More proof the past isn’t always as tidy as we think it is

wade-hampton-statue

Another example of South Carolina’s counterintuitive past revealed itself recently, in a cemetery in the middle of the state.

Buried in the graveyard of Flint Hill Baptist Church, a black church located in northwestern Newberry County, are the remains of Richard “Dick” Roberts.

Roberts, who was born March 15, 1833, and died March 7, 1906, has a rather unusual inscription on his tombstone: “During the troublous years of reconstruction he was true to the people among whom he was born, and with whom he was reared.”

A March 9, 1906, story in the Newberry (SC) Observer provided some insight.

“Dick Roberts, colored, was known in his day as a ‘Hampton democrat.’ In fact he voted with democrats all the time, and wore the ‘red shirt’ in the famous campaign of 1876. He was one of the very few negroes who sided with their white neighbors in politics. Dick dropped dead at his home on the Duncan place in Cromer Township on Wednesday. He was about 65 years old.”

The Red Shirts are relatively little known outside South Carolina, but they were supporters of Lt. Gen. Wade Hampton during his run for governor in 1876. Hampton’s election that year brought an end to eight years of Republican rule in South Carolina and the subsequent withdrawal of Federal occupation troops.

A week after Roberts’ death the Observer followed up:

“Dick Roberts, colored, of Number 4 Township, who was a democrat all the dark days of reconstruction and to the day of his death, voting always with his white neighbors, died recently, as was mentioned in The Observer at the time. Remembering his loyalty and fidelity and appreciating his faithful services and the correctness of his life, and feeling that some recognition should be made of these, his white friends have decided to pay his funeral expense and to erect a simple and suitable monument at his grave. A liberal subscription is being raised for this purpose. Sheriff Buford has a list at his office and Mr. C.H. Shannon also has one.”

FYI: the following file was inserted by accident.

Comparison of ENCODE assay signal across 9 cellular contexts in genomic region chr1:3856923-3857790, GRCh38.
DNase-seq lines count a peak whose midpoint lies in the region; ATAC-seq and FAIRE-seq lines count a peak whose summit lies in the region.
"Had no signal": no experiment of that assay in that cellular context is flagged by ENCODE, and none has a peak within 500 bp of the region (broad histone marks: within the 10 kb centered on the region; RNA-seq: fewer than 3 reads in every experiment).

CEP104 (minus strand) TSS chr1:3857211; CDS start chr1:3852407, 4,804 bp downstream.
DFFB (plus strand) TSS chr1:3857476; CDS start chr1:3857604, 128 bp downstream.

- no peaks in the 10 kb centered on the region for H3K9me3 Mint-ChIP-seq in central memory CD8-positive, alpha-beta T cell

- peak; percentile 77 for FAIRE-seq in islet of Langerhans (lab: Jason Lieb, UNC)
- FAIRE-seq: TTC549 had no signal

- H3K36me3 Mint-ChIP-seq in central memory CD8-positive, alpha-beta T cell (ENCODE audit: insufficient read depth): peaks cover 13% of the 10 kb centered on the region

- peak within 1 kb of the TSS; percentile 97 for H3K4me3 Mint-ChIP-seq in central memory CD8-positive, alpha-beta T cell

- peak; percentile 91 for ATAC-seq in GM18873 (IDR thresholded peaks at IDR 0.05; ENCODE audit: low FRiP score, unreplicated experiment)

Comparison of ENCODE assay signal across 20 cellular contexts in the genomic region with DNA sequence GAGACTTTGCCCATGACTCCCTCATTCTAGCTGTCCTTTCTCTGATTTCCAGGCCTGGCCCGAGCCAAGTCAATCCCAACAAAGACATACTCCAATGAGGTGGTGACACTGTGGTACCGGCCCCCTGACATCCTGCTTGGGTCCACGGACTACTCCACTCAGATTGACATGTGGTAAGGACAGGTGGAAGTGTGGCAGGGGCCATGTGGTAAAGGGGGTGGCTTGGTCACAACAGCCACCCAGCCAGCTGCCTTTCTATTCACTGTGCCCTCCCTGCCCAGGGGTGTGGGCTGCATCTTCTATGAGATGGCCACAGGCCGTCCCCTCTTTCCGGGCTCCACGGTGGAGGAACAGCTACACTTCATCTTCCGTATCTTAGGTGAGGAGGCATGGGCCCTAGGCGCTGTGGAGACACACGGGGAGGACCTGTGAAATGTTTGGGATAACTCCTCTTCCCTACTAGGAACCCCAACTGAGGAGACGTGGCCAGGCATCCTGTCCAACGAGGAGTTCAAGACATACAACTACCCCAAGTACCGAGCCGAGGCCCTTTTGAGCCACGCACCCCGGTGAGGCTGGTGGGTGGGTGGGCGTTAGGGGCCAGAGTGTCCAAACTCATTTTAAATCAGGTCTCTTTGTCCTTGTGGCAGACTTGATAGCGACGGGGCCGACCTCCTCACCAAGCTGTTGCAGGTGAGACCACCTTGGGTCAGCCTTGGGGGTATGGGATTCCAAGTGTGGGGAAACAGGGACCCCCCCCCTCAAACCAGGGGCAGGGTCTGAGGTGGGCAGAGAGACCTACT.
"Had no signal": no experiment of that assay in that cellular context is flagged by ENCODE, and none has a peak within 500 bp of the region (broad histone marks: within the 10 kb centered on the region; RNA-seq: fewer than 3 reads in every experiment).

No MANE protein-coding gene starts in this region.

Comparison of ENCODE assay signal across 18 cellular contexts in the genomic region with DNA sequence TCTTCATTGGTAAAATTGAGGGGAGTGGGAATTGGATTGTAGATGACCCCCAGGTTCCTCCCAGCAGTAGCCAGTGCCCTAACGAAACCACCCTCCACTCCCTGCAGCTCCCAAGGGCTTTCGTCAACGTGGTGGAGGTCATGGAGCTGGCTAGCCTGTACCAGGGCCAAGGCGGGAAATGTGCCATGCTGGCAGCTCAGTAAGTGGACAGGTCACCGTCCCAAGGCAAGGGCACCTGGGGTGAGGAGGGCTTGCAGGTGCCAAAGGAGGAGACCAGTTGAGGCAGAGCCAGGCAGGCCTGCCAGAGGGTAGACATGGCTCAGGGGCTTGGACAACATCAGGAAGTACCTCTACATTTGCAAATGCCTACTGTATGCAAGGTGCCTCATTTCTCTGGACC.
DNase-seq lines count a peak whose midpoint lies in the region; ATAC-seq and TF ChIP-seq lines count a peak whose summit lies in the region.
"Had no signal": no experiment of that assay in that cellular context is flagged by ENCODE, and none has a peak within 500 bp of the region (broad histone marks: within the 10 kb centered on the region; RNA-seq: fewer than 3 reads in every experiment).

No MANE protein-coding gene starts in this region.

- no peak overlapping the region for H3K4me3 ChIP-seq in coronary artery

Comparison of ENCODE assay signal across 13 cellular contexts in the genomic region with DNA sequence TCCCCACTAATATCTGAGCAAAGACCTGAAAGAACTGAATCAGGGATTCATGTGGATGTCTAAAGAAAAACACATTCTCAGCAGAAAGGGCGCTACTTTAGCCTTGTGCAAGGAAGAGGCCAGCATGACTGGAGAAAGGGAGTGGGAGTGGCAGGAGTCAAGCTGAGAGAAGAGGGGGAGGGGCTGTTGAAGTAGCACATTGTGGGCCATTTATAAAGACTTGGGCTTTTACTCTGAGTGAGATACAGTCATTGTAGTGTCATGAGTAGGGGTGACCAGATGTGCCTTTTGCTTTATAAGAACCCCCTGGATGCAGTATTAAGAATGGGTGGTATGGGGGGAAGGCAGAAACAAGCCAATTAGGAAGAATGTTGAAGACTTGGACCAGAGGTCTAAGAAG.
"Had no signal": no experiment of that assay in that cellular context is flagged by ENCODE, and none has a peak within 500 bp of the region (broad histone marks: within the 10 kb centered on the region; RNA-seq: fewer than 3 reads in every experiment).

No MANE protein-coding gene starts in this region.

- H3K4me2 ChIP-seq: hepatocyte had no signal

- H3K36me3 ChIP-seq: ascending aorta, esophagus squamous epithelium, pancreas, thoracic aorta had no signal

Buford was Munson Monroe Buford, (1846-1930), who served in the 5th South Carolina Cavalry during the war, and was the only member of the Ku Klux Klan ever brought to trial from Newberry County in U.S. District Court under the Enforcement Acts, legislation passed in 1870 and 1871 to stem the Klan movement. His case ended in a mistrial. He was later a member of the Red Shirts.

Finally, on April 19, 1907, the Observer ran an article titled “Monument to Colored Democrat”.

Gravestone of Richard "Dick" Roberts, Flint Hill Baptist Church Cemetery, Newberry County, SC.

Gravestone of Richard “Dick” Roberts, Flint Hill Baptist Church Cemetery, Newberry County, SC.

“Sheriff Buford and others of Cromer Township are having a marble monument prepared for the grave of Dick Roberts, colored, who remained faithful to the democracy till he died. The inscription will be ‘During the troublous years of reconstruction he was true to the people among whom he was born, and with whom he was reared.’

The Red Shirt movement got its name from Hampton backers who adopted the wearing of red shirts to show support against Republicans in the 1876 gubernatorial race, according to historian and author Louise Pettus.

The Red Shirts were seen by many as leading an effort to “redeem” the state from corrupt radical Republicans, the latter led by Northerners and opportunistic South Carolinians, along with blacks, some of whom were viewed as lacking the education to govern adequately and were being used by the first two groups.

Conversely, there were also Republicans who were idealists seeking to improve living conditions and to educate the newly liberated blacks.

What is known for certain is that the gubernatorial race of 1876 was fraught with fraud, intimidation and violence. Eventually, Hampton was named governor, and South Carolina would go for nearly a century before another Republican would be elected to lead the state.

Today, there are those who regard the Red Shirt movement as nothing more than a white supremacist effort. While there’s no question that the goal of Red Shirts leaders was the overthrow of the Reconstruction-era government and a resumption of power by prewar elites, some blacks also had motives for taking part.

“Some continued to benefit from white paternalism, like Jonas Weeks, of Richland County, who had been a slave belonging to Wade Hampton’s father,” according to W. Scott Poole in the book Never Surrender: Confederate Memory and Conservatism in the South Carolina Upstate. “Other African American Red Shirts had more complex motives, like Asbury Green, of Abbeville County, who was wearied of sharecropping and simply hoped that a change of administration would improve his prospects: ‘I wanted a change in the government. …’”

The black Red Shirts appeared prominently in many of the parades leading up to the 1876 South Carolina election and were often placed conspicuously on speakers’ platforms.

Democratic Party leadership motives went beyond trying to gain black votes. They hoped that such public expressions of black support would show the Federal government that the Red Shirts, many of whom were ex-Confederates and were now bearing arms, were not another illegal Ku Klux Klan movement like that which took place in the latter half of the 1860s and early 1870s, according to Poole.